As yours is a rather sudden malfunction, here's another possible (one that happened to me just as suddenly). I had bought a PW diesel that hadn't been run in quite awhile and was working on it to get it running again. All seemed well with it when I finished the process (or so I thought) when suddenly the e-unit wouldn't cycle. Apparently, the tabs on the ends of the drum sheared off and that effectively stopped it from rotating. 

 

Roger

A lot of good tips here. But I am sorry to write that your problem could be any number of things. Folks are assuming that the problem is in your e-unit, because of this thread's title.
Have your already isolated the problem to the e-unit?

Diagnosing your problem remotely may be difficult, and so far little information has been provided, so please be patient with these questions:

 

Does the headlight come on when you apply power?

If not, it could be a burnt out headlight, a broken wire, or a problem with your pickups.

 

As Rob wrote, is the e-unit humming?

You may need to listen closely if you have a quiet one.

 

If you can hear the e-unit plunger going up and down, you can try using a pencil to apply light pressure to the ends of the brushes while the power is on. You may need to turn the power on and off once or twice to advance the e-unit to the next position because the engine will not run when it is in "neutral". The engine must be upright, otherwise the e-unit cannot cycle.

 

Another thing you might try is advancing the armature about 1/4 turn. Sometimes you can do this by turning the back wheels (DON"T FORCE THEM). They might turn easier in one direction than the other. And some engines are easier to turn than others. If the wheels do not want to turn, I think the side of the armature is accessible from underneath the engine if you remove the rear truck. DON'T use a tool to move the armature, just your finger. (Don't want to damage anything).  Be patient, you can only rotate the armature a little at a time this way. The goal is two fold - you might have a dirty spot on the armature's commutator, and it would be good to determine whether your mechanism is jammed. Once you've moved the armature to a different spot, try the pencil test again.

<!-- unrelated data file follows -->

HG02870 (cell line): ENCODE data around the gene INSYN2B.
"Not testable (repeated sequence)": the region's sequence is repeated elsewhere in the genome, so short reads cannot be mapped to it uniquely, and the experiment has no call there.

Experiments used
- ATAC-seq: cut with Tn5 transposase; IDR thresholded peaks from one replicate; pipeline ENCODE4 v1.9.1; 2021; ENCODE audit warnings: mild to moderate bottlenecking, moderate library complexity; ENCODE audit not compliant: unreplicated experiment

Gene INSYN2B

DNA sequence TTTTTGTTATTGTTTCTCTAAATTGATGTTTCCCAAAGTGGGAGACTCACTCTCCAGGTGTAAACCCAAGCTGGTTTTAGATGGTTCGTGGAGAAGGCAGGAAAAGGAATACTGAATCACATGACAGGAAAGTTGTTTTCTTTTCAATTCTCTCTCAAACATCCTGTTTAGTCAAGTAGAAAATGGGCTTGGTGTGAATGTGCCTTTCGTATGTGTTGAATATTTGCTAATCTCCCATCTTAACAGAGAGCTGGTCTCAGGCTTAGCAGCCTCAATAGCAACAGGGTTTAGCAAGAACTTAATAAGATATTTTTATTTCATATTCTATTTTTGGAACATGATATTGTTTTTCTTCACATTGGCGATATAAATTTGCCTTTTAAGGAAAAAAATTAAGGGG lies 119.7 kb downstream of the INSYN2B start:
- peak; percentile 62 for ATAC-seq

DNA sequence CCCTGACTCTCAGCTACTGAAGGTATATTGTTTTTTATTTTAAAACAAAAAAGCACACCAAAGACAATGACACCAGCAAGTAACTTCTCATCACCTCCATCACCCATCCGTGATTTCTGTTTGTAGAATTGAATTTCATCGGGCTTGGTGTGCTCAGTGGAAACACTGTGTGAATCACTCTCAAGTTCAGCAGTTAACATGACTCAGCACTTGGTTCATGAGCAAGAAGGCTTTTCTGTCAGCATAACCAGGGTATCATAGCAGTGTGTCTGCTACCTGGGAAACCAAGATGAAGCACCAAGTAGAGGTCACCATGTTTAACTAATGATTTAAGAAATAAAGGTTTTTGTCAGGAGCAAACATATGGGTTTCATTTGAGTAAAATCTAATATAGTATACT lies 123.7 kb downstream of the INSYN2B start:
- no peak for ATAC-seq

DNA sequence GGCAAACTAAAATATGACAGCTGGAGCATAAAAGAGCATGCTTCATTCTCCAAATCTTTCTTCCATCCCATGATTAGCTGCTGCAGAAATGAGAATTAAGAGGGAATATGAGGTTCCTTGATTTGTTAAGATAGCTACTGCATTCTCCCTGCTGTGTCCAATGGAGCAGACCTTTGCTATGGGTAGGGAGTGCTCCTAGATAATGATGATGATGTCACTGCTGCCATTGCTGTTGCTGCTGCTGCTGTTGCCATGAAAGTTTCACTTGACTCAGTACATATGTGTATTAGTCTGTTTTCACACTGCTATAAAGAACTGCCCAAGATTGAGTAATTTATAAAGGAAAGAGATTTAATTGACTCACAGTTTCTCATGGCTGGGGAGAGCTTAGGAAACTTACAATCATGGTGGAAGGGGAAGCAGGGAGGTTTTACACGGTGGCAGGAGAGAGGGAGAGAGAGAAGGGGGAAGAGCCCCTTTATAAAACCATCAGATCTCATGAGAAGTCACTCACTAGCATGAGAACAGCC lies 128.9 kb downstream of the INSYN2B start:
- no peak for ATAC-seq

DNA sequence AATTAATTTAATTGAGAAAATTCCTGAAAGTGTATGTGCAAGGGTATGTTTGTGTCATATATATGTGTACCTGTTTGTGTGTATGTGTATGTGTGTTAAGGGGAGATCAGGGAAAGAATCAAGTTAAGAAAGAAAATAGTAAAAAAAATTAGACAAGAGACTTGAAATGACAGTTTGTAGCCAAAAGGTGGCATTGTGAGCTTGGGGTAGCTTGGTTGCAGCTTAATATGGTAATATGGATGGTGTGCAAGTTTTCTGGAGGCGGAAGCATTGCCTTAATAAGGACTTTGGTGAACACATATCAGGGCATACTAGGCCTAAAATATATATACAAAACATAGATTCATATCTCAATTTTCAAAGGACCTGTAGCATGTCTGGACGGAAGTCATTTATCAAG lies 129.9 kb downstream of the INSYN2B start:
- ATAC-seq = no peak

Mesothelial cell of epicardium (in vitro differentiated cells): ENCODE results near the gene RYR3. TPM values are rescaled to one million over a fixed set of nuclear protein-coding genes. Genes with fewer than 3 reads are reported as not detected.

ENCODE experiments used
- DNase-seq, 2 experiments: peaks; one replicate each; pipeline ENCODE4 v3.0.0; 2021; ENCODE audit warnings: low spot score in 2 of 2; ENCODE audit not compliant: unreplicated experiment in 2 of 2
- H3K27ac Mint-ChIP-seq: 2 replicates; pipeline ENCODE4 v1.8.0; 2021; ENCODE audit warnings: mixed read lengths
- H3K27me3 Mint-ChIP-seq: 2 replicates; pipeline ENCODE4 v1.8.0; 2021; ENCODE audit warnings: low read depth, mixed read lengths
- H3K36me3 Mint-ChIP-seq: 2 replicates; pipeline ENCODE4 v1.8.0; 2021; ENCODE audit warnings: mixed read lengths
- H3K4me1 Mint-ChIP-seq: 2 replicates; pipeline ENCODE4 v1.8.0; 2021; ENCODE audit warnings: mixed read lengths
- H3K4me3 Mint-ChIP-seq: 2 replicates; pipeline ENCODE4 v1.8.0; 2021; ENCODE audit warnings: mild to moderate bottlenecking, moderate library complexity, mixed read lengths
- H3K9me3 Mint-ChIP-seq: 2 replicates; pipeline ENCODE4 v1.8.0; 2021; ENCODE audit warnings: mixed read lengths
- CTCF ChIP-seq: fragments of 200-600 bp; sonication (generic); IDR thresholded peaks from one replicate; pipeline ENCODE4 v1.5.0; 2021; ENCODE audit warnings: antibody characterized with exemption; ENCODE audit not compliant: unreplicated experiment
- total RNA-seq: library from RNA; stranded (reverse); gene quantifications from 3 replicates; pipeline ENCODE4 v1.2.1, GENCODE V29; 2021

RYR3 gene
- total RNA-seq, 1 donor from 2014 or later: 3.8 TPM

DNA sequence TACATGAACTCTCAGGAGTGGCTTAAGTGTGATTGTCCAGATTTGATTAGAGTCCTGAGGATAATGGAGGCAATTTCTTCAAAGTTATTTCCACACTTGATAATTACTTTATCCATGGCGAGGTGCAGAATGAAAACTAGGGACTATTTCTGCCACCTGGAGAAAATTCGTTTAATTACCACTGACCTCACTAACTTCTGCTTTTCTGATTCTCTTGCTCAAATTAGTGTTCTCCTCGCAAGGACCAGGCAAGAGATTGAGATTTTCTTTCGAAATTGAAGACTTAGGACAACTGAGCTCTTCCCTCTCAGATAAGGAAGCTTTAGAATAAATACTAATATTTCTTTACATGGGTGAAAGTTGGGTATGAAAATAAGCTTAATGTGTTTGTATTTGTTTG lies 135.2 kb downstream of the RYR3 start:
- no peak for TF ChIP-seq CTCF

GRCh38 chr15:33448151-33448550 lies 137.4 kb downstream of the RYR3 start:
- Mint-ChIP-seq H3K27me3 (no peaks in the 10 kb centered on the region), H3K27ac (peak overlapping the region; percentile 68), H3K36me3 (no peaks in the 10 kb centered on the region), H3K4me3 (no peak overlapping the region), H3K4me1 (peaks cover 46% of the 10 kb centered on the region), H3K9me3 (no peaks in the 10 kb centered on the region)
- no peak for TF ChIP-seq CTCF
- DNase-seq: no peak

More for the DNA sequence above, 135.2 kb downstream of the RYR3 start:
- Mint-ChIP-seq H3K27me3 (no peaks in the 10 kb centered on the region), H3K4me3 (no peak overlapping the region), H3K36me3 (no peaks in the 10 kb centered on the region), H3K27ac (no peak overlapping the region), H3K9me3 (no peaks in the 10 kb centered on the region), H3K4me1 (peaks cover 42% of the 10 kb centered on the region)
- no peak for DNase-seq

IN the end,  it might be best to just bring it back to the repairman tomorrow.

Last edited by C W Burfle

I want to thank all of you for your suggestions.  Inasmuch as I already paid for the repair, I am going to give the repair shop one more chance to remedy the problem.  It is interesting because I have run this engine all year and it just stopped cycling.  Seems strange that the repair shop diagnosed the problem, seemingly fixed it because it did work well, and then the engine quit again.  That is why I was thinking that something external to the engine might have precipitated the problem again.  I thought that maybe there was too much voltage over the switches or some bad connection that might have caused repercussions with the e-unit.  I will say that when I lower the voltage on the switches, the engine derails as it passes over the curved portion of the switch after I flip the controller.  I have to increase the voltage even though the lower voltage is sufficient to trip the switch.  That is why I thought maybe the increased voltage might have played havoc with the e-unit, causing it to eventually malfunction.

I could be amperage related not really voltage related.  If the motor has issues, or pulling to many cars it is possible the engine is drawing too much current and the e-unit fingers are getting burned or damaged.  All track power goes through the e-unit to get to the motor.  So there may be a mechanical/electrical issue that leads to an early demise of the e-unit.  G

As one poster mentioned it could be any number of things.

Some things things to be checked with e-unit itself.

 

Wires loose in there solder joints in e-unit and including other ends of wire going to field , roller pickups, ground etc.

 

Drum distorted, burnt spots on drum contacts or its contacts dirty .

Reason why one can turn engine upside down and back up right side and have it work again as the drum will advance to next position and sometimes work again until cycled around to that same contact.

 

Top and bottom E-unit fingers not making proper contact with drum.

 

E-unit Lever loose not making firm contact with its rivet on the e-unit board.

E-unit plunger sticking in coil not moving freely.

 

you mention-

Just out of curiosity, is there anything in the voltage from the transformer or track system (ie. shorts) that could cause a malfunction in the E-unit?

 

Yes a simple type of bump going over switches can trip a problematic e-unit into neutral or make it silent if one of the wires is loose in the solder joint -making sporadic contact.

or

short on track will trip e-unit.

 

For the patient person that has experience with them its worth the time to trouble shoot and fix otherwise replacement can be  made.

 

Since you brought it in for repair they may have just sprayed it and perhaps should go thru it but it may cost more than a replacement in the long run.

 The 736 is a great engine (have several) .
Good Luck.

 

 

 

My e unit will cycle only at higher voltage, otherwise it keeps running in the same direction after power is turned back on. It goes from neutral to forward or reverse properly, but requires higher voltage to cycle to neutral. (ie. At high speed it cycles). Makes backing into the roundhouse very tricky.